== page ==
Edmonton company sees construction's future in 100-year-old material

· The Pulse

A building material that has been around for a century is the innovation the construction industry needs to making housing more sustainable, contends Rocksolid Building Products.

The company is working to get autoclaved aerated concrete (AAC) adopted in the Americas. The pre-cast material made of cement, lime, silica sand, and air is widely used in Europe, Asia, and Australia, but it has not yet caught on in North and South America, largely because the industry in this part of the world tends to default to softwood lumber and concrete, said Freeman Willerton, Rocksolid's interim CEO.

"The homeostasis of the industry is what's keeping it the way it is," they told Taproot, noting that traditional materials have been easy to get in Canada — at least until supply-chain squeezes during the pandemic — and tight margins breed a kind of conservatism that makes widespread adoption of new things challenging.

Rocksolid feels it's worth trying to disrupt the consensus view because AAC uses less energy than other building materials through its entire life cycle, from production to demolition (at which point it is recyclable). Its air pockets help to insulate the building, transporting it takes less energy because it is so light, and it goes up easily. All of this makes it the ideal material for building net-zero homes, Willerton said.

Rocksolid currently imports AAC products, but it is aiming to build Canada's first AAC manufacturing facility within three years, with a goal to produce enough material for more than 1,500 net-zero housing units per year.

"Because we have to import it from such a long distance … that does bring up the cost quite a bit right now," Willerton said. "So that's why our production pathway is so important. We're aggressively pursuing that."

In the meantime, there's a lot of work to do to persuade everyone — tradespeople, inspectors, estimators, architects, engineers, etc. — that AAC, sometimes known as aircrete, is a safe and viable product.

"For anything to be adopted, especially at scale, the industry needs to trust it," said Willerton, whose own background is in the trades as an electrician.

Rocksolid has taken a step in that direction by launching Canada's first training course in AAC with Portage College, which operates seven campuses in northeastern Alberta. The micro-credential program includes eight hours of online instruction and onsite labs to give students a chance to work with the material.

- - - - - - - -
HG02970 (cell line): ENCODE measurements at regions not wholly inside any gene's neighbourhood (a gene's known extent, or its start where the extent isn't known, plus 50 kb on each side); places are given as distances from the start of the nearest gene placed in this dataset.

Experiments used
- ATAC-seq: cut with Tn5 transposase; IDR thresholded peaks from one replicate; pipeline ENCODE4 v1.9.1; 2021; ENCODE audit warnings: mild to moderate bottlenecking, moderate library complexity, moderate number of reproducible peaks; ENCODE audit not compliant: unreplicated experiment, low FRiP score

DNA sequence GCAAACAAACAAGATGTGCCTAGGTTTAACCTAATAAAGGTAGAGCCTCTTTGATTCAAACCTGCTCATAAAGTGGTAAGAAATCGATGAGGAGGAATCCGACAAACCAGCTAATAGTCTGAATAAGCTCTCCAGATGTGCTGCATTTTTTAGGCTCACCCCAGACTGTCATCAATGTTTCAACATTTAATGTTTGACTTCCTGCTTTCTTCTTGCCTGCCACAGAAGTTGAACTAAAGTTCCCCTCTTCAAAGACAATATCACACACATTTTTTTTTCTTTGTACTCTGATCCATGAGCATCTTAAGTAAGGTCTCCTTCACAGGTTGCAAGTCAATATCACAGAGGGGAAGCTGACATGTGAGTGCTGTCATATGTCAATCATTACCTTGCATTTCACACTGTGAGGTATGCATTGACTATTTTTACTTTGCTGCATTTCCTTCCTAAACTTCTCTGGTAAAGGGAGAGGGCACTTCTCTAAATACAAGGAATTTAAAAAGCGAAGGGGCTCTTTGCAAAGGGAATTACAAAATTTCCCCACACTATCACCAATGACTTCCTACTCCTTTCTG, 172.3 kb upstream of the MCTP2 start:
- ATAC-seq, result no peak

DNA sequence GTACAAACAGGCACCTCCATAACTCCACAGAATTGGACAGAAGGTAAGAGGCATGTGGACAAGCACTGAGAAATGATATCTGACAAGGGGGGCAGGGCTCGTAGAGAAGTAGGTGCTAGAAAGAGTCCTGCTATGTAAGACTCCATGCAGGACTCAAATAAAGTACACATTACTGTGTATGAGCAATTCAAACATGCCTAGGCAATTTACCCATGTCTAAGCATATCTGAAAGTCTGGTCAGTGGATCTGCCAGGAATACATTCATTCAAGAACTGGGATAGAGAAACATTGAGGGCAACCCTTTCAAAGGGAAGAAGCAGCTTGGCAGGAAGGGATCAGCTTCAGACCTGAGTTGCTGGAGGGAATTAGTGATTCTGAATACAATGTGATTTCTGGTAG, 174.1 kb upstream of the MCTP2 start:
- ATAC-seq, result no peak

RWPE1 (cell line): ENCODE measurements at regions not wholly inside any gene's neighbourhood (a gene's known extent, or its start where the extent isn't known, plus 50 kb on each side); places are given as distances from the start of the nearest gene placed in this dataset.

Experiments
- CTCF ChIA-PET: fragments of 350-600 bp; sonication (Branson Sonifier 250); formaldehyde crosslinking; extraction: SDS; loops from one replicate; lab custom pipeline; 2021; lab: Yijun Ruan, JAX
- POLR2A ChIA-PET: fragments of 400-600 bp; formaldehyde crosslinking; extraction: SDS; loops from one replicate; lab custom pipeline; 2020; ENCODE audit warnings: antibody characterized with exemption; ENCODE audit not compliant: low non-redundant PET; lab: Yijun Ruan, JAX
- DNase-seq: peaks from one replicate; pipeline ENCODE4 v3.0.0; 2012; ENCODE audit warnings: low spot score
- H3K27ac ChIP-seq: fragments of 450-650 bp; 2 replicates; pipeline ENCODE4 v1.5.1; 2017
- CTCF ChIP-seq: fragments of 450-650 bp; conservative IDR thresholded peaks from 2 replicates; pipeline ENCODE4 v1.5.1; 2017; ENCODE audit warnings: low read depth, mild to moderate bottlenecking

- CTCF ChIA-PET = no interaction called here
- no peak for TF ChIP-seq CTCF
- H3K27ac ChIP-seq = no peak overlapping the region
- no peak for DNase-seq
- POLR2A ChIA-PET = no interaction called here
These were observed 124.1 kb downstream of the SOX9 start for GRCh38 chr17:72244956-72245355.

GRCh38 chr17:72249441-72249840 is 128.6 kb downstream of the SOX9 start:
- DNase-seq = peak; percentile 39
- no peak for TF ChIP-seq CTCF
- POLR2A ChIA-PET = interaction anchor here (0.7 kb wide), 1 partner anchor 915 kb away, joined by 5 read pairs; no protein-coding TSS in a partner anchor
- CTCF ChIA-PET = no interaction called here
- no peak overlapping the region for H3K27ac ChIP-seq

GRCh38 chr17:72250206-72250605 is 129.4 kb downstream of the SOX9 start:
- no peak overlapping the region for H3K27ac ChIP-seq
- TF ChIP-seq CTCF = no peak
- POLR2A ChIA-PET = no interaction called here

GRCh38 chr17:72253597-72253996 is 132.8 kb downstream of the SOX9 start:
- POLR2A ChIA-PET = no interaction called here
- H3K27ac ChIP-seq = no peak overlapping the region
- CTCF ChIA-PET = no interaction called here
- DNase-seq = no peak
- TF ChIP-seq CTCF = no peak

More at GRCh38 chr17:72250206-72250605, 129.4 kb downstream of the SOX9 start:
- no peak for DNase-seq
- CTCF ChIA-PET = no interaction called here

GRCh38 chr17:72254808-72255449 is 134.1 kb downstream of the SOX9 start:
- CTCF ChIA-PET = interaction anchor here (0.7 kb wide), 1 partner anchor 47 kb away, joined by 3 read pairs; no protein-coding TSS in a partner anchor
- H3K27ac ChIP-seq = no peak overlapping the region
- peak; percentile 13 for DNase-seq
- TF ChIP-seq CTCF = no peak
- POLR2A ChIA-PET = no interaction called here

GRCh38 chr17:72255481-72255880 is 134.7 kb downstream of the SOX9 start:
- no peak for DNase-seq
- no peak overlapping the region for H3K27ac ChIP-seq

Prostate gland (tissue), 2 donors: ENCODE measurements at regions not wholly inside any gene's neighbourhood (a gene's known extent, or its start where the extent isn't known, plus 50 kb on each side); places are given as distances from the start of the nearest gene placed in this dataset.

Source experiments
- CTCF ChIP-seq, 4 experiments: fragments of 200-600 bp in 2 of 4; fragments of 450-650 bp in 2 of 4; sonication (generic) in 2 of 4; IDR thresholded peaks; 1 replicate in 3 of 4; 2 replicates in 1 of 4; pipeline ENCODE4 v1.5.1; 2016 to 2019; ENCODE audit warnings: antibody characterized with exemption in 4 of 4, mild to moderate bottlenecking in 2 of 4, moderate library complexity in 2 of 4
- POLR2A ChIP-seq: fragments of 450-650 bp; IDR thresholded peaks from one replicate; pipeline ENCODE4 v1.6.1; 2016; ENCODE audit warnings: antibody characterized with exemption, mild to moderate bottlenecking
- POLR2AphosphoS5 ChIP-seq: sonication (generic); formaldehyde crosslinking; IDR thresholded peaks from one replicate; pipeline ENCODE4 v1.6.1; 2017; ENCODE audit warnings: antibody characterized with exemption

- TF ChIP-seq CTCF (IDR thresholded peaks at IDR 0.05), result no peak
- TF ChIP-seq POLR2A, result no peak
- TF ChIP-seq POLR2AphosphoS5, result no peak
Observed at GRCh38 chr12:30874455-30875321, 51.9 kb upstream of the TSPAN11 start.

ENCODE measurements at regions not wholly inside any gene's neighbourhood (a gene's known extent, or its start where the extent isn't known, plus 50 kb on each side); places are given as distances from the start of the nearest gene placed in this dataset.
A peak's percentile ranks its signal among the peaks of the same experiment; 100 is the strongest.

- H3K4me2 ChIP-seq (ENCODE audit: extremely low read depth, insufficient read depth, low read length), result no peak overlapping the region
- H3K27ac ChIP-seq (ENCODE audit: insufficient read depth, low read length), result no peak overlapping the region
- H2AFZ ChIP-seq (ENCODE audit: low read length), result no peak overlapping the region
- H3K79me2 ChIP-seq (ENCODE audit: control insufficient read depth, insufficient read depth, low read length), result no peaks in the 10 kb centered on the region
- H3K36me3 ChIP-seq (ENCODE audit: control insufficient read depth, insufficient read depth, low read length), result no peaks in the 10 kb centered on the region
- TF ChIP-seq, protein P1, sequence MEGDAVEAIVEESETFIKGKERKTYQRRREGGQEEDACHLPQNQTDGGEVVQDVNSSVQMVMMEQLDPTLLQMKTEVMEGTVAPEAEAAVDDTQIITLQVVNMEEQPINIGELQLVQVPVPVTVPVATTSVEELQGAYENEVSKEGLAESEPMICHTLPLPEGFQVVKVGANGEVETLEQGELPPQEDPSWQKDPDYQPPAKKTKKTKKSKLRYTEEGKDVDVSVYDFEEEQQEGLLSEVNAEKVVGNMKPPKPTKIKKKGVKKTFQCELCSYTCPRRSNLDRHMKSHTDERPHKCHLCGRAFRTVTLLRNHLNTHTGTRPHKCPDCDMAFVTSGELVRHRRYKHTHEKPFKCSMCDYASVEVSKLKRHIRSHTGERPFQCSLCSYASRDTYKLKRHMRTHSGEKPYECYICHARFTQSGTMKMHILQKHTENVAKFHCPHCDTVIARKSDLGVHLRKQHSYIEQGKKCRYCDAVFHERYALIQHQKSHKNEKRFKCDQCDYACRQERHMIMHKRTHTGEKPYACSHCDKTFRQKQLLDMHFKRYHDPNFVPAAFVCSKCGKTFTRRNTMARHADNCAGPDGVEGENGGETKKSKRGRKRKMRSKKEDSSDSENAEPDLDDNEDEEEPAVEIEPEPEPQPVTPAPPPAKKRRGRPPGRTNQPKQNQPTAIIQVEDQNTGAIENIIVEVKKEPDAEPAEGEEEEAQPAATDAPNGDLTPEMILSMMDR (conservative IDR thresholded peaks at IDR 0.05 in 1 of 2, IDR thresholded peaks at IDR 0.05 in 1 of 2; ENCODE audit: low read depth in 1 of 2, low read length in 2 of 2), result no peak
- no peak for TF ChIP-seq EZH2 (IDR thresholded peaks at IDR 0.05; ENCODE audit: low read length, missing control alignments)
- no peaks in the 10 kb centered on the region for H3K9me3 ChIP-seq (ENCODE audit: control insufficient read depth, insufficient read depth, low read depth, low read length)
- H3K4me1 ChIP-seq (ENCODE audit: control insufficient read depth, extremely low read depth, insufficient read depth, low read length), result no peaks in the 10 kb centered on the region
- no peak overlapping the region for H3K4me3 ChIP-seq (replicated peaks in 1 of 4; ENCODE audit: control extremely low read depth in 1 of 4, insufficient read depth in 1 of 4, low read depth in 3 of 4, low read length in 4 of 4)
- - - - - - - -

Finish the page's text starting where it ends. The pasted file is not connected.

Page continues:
Houses under construction using panels of autoclaved aerated concrete

Rocksolid Building Materials imports the autoclaved aerated concrete that these houses are made of, but it has plans in the works to build its own manufacturing facility. (Supplied)

The pilot with Portage College is a first step to help Rocksolid develop further training as it works toward building a workforce that is used to AAC.

"It's definitely not everything that someone's going need to be able to confidently build with AAC," they said. "This is the starting point."

Besides being energy-efficient, homes made out of AAC are fire-resistant, and they go up faster, as the material comes in pre-cast panels and beams that are relatively easy to move. Other net-zero building methods are more challenging, which may account for why it is taking longer than expected to build in Blatchford, Willerton posited.

There is growing interest in building affordable housing with 3D printing or hempcrete. In fact, Rocksolid founders Dietmar Schultz and Peter Zuurdeeg met Willerton at a hemp conference. But they came to see the advantages of AAC.

"It's absolutely scaleable. A lot of these new technologies don't have that," Willerton said. "This is 100-year-old technology. So all the kinks are worked out."

That said, getting a new technology like AAC adopted may open the doors to other new building materials, Willerton said.

"This is actually a pathway, not just for bringing AAC into the market, but understanding how a market can change, a market as big as the construction industry."

Willerton believes the construction industry wants to change, but it's hard for any one player to do it alone.

"This has been really difficult to get going," they said. "Everybody's waiting for everybody else in this broken system."

Rocksolid is willing to get the ball rolling on creating the market it wants to sell into, with the support of like-minded businesses around the world.

"If not us, then who?" Willerton said. "And if not now, then when?"